Rightwing populists weaponise culture as a way to protect privilege
I remember the first time I started to understand Donald Trump’s appeal to white, working-class Americans. It was in 2016, a few days before the Iowa caucuses, and he was being introduced by Jerry Falwell Jr, the eponymous son of the famous preacher, in Council Bluffs. Falwell told the crowd that Trump had picked him up in his private plane and offered him dinner. He had been expecting something lavish. “But you know what we had?” he asked the crowd. “Wendy’s.” The audience cheered and laughed along with him.
In that moment it occurred to me that many in that gymnasium, in a town where one in seven lived in poverty and the median household income was $47,097 (£36,813), saw something of themselves in this New York billionaire. His life might have been nothing like theirs, but his tastes appeared familiar. If they ever got rich – and a significant proportion of white working-class Americans sincerely believe that one day they might – then they could be like him, rather than a snob like Mitt Romney, whom they had rejected in a previous election.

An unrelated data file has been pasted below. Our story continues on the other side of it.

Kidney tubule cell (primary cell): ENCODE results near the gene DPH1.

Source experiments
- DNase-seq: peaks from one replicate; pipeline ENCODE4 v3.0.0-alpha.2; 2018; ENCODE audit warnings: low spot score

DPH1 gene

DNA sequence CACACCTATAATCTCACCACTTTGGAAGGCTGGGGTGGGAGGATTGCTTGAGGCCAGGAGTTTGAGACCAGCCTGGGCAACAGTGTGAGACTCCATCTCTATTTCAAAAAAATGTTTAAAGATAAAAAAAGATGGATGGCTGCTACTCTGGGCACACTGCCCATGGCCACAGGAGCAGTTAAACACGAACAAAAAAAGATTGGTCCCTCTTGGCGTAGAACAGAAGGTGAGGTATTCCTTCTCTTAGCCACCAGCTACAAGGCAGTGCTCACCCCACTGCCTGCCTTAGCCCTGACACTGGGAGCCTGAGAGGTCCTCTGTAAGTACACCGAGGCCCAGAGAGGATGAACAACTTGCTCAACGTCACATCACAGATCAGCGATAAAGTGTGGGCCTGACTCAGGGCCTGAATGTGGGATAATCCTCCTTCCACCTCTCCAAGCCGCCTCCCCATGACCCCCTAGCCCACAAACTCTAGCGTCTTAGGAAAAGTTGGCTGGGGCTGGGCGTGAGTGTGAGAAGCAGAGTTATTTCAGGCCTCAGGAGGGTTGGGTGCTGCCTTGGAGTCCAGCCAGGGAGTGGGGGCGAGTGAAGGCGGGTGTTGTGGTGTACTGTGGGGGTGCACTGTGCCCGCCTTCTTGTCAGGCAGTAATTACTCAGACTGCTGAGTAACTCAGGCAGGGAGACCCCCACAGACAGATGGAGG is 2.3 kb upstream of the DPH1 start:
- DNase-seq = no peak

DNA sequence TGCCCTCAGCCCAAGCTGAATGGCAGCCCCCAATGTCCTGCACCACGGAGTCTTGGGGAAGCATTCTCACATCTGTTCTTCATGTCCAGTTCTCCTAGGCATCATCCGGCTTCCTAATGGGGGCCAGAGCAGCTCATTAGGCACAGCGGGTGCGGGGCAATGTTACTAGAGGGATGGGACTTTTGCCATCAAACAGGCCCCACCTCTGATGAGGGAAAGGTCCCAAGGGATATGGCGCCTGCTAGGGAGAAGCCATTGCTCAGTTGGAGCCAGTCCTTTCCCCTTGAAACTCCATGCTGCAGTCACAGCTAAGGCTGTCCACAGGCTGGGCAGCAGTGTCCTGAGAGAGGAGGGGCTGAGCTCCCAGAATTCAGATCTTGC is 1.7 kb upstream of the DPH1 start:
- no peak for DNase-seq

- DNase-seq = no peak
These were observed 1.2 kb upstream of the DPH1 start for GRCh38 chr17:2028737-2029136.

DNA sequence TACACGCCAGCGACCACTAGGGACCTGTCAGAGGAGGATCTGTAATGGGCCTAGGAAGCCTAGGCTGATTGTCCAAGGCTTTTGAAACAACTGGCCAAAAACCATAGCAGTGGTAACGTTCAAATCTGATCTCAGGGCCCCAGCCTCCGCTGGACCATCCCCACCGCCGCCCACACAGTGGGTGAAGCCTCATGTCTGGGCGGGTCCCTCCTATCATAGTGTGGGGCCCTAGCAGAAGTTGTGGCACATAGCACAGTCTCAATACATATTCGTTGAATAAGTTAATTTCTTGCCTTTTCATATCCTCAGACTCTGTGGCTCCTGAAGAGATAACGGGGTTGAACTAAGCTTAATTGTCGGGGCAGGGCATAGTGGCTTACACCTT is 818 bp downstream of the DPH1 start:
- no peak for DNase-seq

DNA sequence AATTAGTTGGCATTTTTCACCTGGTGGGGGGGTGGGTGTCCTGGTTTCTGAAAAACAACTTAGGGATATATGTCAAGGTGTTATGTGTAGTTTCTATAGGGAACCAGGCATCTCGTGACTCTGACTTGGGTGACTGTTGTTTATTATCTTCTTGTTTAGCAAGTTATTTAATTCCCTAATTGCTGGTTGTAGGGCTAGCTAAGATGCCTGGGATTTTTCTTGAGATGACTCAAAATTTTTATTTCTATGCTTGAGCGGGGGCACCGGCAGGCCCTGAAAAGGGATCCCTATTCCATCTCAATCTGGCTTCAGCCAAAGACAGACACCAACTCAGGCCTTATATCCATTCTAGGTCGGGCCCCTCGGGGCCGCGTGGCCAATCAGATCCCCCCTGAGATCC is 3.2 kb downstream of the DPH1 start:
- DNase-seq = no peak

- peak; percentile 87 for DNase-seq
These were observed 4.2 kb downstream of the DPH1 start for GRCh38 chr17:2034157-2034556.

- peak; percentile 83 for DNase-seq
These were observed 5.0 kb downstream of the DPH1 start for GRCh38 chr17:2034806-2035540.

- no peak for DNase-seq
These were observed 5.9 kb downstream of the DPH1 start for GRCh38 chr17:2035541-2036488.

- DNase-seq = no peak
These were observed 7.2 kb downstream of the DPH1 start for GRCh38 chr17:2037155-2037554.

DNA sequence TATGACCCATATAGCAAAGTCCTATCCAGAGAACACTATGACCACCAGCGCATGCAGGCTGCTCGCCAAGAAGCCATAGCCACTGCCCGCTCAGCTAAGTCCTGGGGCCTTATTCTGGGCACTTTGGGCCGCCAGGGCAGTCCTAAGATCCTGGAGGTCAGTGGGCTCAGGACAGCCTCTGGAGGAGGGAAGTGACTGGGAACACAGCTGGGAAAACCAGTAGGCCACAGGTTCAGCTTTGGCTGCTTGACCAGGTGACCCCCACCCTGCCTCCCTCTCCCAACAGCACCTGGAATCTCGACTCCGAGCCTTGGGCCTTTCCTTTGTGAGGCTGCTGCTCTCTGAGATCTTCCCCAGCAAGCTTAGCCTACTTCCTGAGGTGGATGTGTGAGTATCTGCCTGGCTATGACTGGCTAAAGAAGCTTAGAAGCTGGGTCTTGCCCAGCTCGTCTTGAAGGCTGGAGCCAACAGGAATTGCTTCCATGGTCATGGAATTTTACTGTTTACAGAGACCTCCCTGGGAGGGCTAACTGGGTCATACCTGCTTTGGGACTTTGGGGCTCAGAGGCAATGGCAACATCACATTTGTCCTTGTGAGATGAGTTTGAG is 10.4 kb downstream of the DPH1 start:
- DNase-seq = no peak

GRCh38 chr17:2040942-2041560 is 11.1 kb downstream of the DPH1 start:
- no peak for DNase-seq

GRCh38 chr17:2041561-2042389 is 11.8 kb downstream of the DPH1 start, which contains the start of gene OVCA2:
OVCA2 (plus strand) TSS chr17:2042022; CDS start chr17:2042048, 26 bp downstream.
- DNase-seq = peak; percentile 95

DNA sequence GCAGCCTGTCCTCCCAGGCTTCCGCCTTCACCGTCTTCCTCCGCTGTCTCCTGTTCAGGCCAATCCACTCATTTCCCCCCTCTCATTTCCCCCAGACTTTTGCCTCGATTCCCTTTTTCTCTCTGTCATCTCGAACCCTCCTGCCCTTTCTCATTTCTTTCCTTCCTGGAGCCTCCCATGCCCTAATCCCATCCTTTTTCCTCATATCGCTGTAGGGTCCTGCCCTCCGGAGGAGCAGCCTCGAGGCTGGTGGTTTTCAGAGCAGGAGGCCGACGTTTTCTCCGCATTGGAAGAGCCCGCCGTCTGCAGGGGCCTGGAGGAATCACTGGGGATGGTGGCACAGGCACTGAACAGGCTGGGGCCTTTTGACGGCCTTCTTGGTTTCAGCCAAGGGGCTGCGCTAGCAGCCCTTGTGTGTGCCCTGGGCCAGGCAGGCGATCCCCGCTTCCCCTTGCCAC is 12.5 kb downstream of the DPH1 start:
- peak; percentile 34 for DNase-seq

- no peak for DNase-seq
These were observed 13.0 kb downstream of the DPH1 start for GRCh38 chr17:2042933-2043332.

How long do you think you can call people stupid and deplorable before they get mad?
Donald Trump | The Guardian
1. Trump from Michael_Novakhov (198 sites)